"I don't go in for golf much" means "not much at all," and you might even say "I don't go in for golf much; I generally don't like sports much at all."
So it ends up meaning that you don't like golf at all.
That means that it doesn't make sense to say you don't like it at all a lot.
You could possibly hear:
"Do you go in for golf much?"
"Well, I like it somewhat -- but I don't go in for it a lot." (or "not a whole lot")
"Not a lot" describes the degree to which you like something, so if you don't like it at all, there is no sense in describing exactly how MUCH you don't like it at all.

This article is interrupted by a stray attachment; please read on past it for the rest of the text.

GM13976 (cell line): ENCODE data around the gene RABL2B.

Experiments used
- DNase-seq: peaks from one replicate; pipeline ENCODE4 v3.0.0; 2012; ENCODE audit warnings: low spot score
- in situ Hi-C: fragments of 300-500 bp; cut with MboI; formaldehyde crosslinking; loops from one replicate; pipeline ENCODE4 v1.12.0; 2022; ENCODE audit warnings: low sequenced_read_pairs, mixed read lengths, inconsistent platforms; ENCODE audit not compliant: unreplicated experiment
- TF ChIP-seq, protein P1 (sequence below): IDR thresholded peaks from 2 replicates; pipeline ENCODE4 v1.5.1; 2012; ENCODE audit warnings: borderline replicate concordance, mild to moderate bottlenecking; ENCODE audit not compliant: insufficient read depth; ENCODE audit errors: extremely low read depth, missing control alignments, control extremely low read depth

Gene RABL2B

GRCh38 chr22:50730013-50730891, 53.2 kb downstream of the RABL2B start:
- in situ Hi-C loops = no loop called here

You can say:
"I go in for golf a lot."
"I go in for golf, but not a lot."
But I don't think you can say
"I don't go in for golf a lot."
Possibly you could say
"I don't really go in for golf a WHOLE lot" -- meaning "only a little, not a lot"
(Unless you are specifically negating or denying the proposition that you DO like it a lot, maybe.)
"Say! I hear that you go in for golf a lot!"
"No, not true. I don't go in for golf 'a lot.' I like it only a little."
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